Credit derivative

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In finance, a credit derivative refers to any one of "various instruments and techniques designed to separate and then transfer the credit risk " [1] or the risk of an event of default of a corporate or sovereign borrower, transferring it to an entity other than the lender [2] or debtholder.

Finance Academic discipline studying businesses and investments

Finance is a field that is concerned with the allocation (investment) of assets and liabilities over space and time, often under conditions of risk or uncertainty. Finance can also be defined as the art of money management. Participants in the market aim to price assets based on their risk level, fundamental value, and their expected rate of return. Finance can be split into three sub-categories: public finance, corporate finance and personal finance.

A credit risk is the risk of default on a debt that may arise from a borrower failing to make required payments. In the first resort, the risk is that of the lender and includes lost principal and interest, disruption to cash flows, and increased collection costs. The loss may be complete or partial. In an efficient market, higher levels of credit risk will be associated with higher borrowing costs. Because of this, measures of borrowing costs such as yield spreads can be used to infer credit risk levels based on assessments by market participants.


An unfunded credit derivative is one where credit protection is bought and sold between bilateral counterparties without the protection seller having to put up money upfront or at any given time during the life of the deal unless an event of default occurs. Usually these contracts are traded pursuant to an International Swaps and Derivatives Association (ISDA) master agreement. Most credit derivatives of this sort are credit default swaps. If the credit derivative is entered into by a financial institution or a special purpose vehicle (SPV) and payments under the credit derivative are funded using securitization techniques, such that a debt obligation is issued by the financial institution or SPV to support these obligations, this is known as a funded credit derivative.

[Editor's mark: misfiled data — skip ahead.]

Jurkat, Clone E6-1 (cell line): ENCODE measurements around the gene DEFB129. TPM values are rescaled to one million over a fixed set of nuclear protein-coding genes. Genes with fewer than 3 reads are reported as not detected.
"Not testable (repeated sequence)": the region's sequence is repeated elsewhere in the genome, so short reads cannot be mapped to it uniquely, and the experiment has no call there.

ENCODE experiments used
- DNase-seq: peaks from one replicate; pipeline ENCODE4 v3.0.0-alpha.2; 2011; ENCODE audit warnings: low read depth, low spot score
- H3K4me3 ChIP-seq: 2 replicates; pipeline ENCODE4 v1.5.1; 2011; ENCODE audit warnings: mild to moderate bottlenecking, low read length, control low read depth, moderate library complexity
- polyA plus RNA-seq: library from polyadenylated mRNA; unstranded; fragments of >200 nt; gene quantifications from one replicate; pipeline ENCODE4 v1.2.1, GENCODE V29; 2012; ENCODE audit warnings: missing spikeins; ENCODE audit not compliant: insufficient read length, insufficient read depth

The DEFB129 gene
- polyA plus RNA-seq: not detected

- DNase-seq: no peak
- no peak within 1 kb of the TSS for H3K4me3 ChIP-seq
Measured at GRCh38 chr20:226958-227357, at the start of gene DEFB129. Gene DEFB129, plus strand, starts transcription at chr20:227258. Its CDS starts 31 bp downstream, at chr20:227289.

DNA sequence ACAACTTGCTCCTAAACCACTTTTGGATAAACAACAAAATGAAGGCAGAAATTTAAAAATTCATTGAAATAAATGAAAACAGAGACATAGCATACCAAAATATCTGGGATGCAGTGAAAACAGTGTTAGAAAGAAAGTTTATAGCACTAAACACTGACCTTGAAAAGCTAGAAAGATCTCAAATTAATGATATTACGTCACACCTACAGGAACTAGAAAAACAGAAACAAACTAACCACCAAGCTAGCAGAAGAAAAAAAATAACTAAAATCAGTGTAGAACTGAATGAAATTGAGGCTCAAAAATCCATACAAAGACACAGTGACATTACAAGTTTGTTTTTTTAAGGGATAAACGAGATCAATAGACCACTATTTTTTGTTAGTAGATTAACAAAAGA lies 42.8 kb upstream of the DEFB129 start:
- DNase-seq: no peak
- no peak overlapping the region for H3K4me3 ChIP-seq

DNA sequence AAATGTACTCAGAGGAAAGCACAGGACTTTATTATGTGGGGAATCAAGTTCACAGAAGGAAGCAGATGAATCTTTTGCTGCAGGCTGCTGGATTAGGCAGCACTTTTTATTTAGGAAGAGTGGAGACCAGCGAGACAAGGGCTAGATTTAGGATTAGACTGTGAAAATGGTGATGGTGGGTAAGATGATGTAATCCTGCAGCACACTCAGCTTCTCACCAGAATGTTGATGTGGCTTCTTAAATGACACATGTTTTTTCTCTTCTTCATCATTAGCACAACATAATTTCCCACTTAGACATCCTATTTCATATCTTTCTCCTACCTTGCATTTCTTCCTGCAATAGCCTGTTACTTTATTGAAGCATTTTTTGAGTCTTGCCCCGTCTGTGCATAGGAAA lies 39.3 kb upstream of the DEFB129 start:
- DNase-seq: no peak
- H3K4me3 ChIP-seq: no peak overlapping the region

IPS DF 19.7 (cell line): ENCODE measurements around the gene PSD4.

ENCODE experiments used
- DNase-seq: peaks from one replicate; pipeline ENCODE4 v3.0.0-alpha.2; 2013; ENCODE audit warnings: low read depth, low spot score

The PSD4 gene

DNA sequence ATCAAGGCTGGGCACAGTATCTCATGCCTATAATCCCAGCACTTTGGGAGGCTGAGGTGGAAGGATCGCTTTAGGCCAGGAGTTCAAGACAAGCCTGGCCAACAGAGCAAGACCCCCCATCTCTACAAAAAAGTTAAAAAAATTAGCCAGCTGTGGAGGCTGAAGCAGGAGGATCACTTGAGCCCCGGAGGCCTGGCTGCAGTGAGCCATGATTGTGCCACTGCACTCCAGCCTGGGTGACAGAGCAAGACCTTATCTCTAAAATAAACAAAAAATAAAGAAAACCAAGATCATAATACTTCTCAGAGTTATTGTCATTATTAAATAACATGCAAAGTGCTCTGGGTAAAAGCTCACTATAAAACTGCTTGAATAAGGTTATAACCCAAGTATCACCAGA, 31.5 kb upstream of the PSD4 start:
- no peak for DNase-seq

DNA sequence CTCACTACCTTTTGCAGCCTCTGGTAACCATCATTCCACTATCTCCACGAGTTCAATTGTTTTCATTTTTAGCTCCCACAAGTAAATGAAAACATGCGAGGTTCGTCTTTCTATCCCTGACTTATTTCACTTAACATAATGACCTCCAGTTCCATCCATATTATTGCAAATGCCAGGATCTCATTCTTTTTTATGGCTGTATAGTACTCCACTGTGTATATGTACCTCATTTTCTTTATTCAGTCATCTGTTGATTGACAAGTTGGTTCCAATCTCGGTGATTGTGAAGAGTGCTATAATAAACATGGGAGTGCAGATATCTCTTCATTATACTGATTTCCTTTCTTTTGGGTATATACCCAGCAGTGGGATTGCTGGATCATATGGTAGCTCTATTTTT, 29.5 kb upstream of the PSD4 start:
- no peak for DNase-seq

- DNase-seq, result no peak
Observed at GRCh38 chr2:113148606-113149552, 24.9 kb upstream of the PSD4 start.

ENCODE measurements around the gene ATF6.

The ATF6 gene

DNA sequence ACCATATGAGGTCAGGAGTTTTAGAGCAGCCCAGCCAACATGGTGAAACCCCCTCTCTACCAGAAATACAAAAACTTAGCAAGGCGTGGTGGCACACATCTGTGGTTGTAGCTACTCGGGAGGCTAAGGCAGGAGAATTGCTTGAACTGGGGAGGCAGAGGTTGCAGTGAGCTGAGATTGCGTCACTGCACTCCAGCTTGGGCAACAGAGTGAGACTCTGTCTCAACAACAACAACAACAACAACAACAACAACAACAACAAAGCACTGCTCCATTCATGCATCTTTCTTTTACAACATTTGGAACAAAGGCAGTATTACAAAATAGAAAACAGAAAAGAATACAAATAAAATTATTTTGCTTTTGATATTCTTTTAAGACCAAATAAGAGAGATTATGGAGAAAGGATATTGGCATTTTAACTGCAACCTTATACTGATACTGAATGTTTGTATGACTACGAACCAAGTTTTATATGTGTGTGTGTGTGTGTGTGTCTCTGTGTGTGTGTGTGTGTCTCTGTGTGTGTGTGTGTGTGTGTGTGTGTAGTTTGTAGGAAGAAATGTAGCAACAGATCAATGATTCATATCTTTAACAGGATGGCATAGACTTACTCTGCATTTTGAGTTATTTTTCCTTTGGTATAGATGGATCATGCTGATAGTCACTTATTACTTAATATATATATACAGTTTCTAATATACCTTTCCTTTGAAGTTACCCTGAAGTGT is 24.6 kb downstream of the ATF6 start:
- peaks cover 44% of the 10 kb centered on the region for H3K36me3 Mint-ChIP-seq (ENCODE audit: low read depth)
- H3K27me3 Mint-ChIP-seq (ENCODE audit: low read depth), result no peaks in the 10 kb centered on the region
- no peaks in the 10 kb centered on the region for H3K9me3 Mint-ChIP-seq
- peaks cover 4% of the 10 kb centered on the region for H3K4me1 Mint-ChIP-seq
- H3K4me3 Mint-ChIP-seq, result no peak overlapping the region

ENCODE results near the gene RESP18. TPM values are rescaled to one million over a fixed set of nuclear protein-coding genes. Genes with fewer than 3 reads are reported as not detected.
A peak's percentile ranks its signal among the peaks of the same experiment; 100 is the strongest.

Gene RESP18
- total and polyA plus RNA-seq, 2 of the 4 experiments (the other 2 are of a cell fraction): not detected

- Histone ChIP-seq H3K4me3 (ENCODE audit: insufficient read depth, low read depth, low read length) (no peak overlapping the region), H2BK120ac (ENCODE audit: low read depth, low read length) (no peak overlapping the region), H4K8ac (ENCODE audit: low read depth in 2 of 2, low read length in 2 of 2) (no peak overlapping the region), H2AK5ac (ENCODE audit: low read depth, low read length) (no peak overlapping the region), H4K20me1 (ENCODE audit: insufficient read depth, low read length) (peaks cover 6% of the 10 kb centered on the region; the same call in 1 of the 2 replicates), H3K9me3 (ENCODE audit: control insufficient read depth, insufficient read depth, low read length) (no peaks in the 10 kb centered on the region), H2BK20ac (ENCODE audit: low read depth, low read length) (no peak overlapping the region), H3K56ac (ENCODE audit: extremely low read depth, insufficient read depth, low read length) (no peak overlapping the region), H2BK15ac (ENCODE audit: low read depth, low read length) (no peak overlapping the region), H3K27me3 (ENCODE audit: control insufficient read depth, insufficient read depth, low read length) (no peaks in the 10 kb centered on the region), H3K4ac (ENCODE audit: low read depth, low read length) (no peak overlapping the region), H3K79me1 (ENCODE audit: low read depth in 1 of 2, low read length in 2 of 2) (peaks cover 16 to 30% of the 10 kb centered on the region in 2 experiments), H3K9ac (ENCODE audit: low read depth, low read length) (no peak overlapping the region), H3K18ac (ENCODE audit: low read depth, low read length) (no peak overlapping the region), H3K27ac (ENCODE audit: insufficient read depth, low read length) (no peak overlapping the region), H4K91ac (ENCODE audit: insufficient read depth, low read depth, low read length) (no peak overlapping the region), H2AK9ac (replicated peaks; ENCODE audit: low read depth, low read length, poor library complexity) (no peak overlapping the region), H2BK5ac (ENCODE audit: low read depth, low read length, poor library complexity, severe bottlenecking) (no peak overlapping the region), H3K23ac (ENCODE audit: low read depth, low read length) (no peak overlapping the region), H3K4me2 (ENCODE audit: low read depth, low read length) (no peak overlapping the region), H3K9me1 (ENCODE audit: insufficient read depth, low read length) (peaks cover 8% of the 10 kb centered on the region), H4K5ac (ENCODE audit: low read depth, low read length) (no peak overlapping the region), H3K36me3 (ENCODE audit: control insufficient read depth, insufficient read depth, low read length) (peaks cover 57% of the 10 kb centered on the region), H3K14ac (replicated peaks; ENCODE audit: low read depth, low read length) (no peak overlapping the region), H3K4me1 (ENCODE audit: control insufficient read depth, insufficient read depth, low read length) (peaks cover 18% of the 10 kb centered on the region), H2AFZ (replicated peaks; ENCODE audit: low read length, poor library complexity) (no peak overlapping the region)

The International Swaps and Derivatives Association is a trade organization of participants in the market for over-the-counter derivatives. It is headquartered in New York City, and has created a standardized contract to enter into derivatives transactions. In addition to legal and policy activities, ISDA manages FpML, an XML message standard for the OTC Derivatives industry. ISDA has more than 820 members in 57 countries; its membership consists of derivatives dealers, service providers and end users.

Credit default swap financial swap agreement in case of default

A credit default swap (CDS) is a financial swap agreement that the seller of the CDS will compensate the buyer in the event of a debt default or other credit event. That is, the seller of the CDS insures the buyer against some reference asset defaulting. The buyer of the CDS makes a series of payments to the seller and, in exchange, may expect to receive a payoff if the asset defaults.

Securitization is the financial practice of pooling various types of contractual debt such as residential mortgages, commercial mortgages, auto loans or credit card debt obligations and selling their related cash flows to third party investors as securities, which may be described as bonds, pass-through securities, or collateralized debt obligations (CDOs). Investors are repaid from the principal and interest cash flows collected from the underlying debt and redistributed through the capital structure of the new financing. Securities backed by mortgage receivables are called mortgage-backed securities (MBS), while those backed by other types of receivables are asset-backed securities (ABS).